What is required in order to compute very accurate NMR chemical shifts? Harding, Gauss and Schleyer take on the interesting spectrum of 1-adamantyl cation to try to discern the important factors in computing its 13C and 1H chemical shifts.1
To start, the chemical shifts of 1-adamtyl cation were computed at B3LYP/def2-QZVPP and
MP2/qz2p//MP2/cc-pVTZ. The root means square error (compared to experiment) for the carbon chemical shifts is large: 12.76 for B3LYP and 6.69 for MP2. The proton shifts are predicted much more accurately with an RMS error of 0.27 and 0.19 ppm, respectively.
The authors speculate that the underlying cause of the poor prediction is the geometry of the molecule. The structure of 1 was optimized at HF/cc-pVTZ, MP2/cc-pVTZ and CCSD(T)/pVTZ and then the chemical shifts were computed using MP2/tzp with each optimized geometry. The RMS error of the 12C chemical shifts are HF/cc-pVTZ: 9.55, MP2/cc-pVTZ: 5.62, and CCSD(T)/pVTZ: 5.06. Similar relationship is seen in the proton chemical shifts. Thus, a better geometry does seem to matter. The CCSD(T)/pVTZ optimized structure of 1 is shown in Figure 1.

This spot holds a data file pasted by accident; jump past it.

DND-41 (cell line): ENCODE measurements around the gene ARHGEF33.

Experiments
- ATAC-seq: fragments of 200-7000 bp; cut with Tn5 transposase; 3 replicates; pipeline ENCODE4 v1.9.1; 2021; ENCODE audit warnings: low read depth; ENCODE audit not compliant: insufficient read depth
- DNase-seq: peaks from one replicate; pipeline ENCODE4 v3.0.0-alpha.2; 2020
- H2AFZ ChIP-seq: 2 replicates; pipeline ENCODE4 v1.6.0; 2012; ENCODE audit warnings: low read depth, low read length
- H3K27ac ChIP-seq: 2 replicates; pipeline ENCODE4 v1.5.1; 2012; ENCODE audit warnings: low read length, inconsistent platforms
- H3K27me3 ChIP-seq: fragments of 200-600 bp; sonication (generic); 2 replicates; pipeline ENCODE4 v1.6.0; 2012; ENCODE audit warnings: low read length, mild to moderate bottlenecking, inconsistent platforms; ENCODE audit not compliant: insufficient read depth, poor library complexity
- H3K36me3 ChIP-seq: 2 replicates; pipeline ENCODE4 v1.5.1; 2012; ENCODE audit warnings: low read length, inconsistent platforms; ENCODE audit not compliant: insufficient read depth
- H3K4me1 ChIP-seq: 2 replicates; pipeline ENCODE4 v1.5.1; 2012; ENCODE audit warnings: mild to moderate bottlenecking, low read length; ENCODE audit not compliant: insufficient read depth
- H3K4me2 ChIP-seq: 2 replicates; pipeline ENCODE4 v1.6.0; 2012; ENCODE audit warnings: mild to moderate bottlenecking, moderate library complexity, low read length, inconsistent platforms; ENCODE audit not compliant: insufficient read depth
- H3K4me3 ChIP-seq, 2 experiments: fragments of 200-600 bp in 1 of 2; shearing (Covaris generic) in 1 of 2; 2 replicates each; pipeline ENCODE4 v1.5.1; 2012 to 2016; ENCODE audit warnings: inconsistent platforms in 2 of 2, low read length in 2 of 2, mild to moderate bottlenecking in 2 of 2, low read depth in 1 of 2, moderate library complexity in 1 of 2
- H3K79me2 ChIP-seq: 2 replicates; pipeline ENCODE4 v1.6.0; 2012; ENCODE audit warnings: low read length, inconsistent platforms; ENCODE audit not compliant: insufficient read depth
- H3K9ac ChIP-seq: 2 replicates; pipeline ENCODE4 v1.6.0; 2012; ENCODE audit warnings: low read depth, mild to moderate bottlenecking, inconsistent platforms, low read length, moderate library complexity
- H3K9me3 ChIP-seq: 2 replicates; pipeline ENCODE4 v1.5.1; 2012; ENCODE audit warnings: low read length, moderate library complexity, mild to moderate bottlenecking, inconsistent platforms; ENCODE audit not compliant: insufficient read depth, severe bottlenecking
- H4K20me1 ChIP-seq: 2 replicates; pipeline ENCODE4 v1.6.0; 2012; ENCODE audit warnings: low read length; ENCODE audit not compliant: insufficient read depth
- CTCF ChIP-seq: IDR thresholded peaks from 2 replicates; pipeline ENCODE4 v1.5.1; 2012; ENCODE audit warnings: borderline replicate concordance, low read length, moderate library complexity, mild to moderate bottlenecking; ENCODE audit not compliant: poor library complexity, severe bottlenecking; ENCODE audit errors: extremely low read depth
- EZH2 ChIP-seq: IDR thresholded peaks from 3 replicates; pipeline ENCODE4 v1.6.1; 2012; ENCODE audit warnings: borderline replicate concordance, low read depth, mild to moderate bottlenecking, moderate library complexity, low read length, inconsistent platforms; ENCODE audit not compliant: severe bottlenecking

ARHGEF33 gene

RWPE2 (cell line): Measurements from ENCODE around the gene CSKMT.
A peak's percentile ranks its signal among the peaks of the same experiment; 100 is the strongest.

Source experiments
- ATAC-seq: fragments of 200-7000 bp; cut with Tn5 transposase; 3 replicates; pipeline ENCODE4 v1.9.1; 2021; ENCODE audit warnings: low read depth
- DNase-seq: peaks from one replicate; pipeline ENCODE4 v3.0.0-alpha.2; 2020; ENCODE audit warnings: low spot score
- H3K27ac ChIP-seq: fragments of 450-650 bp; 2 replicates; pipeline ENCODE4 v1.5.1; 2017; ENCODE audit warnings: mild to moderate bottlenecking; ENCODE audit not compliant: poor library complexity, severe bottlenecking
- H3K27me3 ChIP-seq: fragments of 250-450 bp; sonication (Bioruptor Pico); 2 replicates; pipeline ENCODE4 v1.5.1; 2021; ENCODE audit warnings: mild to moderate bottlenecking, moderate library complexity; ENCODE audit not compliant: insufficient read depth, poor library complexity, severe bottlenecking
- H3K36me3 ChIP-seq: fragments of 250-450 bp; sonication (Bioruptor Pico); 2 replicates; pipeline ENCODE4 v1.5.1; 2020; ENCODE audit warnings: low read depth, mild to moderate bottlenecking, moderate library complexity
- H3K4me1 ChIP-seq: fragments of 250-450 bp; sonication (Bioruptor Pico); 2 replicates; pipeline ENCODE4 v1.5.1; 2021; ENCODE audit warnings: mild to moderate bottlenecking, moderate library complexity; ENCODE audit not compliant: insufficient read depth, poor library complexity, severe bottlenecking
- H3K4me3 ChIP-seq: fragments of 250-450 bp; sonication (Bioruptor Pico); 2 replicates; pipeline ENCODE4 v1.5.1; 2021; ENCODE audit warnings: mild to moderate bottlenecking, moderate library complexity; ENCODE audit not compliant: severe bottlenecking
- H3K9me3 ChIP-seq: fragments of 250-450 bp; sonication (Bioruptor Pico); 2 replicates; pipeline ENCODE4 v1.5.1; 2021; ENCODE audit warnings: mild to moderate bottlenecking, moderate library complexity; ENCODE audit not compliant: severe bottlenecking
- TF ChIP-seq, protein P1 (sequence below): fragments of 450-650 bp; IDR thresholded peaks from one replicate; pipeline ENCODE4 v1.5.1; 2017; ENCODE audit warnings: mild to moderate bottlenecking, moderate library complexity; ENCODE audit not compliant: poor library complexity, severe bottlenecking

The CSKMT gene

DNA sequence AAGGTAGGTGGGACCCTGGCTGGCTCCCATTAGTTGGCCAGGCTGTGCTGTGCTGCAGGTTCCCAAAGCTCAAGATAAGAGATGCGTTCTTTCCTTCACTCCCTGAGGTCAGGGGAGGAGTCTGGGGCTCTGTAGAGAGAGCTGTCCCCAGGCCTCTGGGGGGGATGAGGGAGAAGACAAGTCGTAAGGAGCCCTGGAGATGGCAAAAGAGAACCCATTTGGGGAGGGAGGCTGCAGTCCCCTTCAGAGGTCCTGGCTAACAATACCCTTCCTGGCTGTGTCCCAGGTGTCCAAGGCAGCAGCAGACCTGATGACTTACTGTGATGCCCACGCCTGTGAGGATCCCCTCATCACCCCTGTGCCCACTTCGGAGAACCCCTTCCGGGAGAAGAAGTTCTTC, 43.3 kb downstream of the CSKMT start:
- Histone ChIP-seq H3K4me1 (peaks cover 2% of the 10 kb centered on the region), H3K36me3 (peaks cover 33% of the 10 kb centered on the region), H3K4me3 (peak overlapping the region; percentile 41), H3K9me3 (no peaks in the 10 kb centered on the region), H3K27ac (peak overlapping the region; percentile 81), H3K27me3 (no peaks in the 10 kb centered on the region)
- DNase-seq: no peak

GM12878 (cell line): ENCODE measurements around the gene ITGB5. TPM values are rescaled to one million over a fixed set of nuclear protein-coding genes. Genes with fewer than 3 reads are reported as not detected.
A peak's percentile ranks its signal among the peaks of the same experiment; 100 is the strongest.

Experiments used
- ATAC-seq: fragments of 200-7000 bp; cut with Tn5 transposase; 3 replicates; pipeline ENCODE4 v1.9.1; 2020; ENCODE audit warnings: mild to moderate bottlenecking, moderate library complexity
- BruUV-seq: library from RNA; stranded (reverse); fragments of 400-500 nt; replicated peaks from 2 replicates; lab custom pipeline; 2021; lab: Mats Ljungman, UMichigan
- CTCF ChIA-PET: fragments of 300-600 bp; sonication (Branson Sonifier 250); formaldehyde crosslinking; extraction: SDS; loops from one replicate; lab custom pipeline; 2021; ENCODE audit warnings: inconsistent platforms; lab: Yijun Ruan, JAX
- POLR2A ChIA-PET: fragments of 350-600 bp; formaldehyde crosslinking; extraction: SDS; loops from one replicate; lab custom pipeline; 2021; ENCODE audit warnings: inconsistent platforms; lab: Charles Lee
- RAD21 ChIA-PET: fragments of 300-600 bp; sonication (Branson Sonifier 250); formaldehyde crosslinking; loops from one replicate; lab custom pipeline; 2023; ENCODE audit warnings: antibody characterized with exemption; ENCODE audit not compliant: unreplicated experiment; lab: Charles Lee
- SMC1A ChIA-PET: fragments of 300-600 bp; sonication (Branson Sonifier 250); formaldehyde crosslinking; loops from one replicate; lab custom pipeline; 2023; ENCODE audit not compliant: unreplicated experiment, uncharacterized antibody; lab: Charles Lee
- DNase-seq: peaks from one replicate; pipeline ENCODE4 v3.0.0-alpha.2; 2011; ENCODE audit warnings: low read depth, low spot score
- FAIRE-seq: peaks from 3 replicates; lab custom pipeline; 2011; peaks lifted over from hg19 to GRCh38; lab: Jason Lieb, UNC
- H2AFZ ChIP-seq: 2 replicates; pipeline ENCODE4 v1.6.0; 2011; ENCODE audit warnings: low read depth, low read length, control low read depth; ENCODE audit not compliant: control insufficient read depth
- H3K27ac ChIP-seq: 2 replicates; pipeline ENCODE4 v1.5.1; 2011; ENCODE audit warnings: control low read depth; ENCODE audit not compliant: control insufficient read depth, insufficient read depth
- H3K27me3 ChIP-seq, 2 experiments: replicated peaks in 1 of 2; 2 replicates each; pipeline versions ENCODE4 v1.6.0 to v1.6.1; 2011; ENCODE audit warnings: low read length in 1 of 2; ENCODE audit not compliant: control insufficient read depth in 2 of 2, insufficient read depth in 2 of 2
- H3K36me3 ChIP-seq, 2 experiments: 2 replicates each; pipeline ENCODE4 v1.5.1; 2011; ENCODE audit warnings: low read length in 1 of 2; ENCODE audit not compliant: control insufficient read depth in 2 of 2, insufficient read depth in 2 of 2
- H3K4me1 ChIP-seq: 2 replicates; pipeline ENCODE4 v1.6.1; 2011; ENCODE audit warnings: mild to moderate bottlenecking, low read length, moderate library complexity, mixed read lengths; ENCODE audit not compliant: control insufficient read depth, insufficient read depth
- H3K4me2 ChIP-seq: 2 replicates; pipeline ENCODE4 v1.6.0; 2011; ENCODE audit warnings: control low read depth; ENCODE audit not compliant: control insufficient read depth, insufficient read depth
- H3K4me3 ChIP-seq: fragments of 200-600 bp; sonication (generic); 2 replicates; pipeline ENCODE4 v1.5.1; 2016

Figure 1. CCSD(T)/pVTZ optimized structure of 1.
Unfortunately, the computed chemical shifts at CCSD(T)/qz2p//CCSD(T)/cc-pVTZ are still in error; the RMS is 4.78ppm for the carbon shifts and 0.26ppm for the proton shifts. Including a correction for the zero-point vibrational effects and adjusting to a temperature of 193 K to match the experiment does reduce the error; now the RMS for the carbon shifts is 3.85 ppm, with the maximum error of 6 ppm for C3. The RMS for the proton chemical shifts is 0.21ppm.
The remaining error they attribute to basis set incompleteness in the NMR computation, a low level treatment of the zero-point vibrational effects (which were computed at HF/tz2p), neglect of the solvent, and use of a reference in the experiment that was not dissolved in the same media as the adamantyl cation.
So, to answer our opening question – it appears that a very good geometry and treatment of vibrational effects is critical to accurate NMR shift computation of this intriguing molecule. Let the
computational chemist beware!
(1) Harding, M. E.; Gauss, J.; Schleyer, P. v. R., "Why Benchmark-Quality Computations Are Needed To Reproduce 1-Adamantyl Cation NMR Chemical Shifts Accurately," J. Phys. Chem. A, 2011, 115, 2340-2344, DOI: 10.1021/jp1103356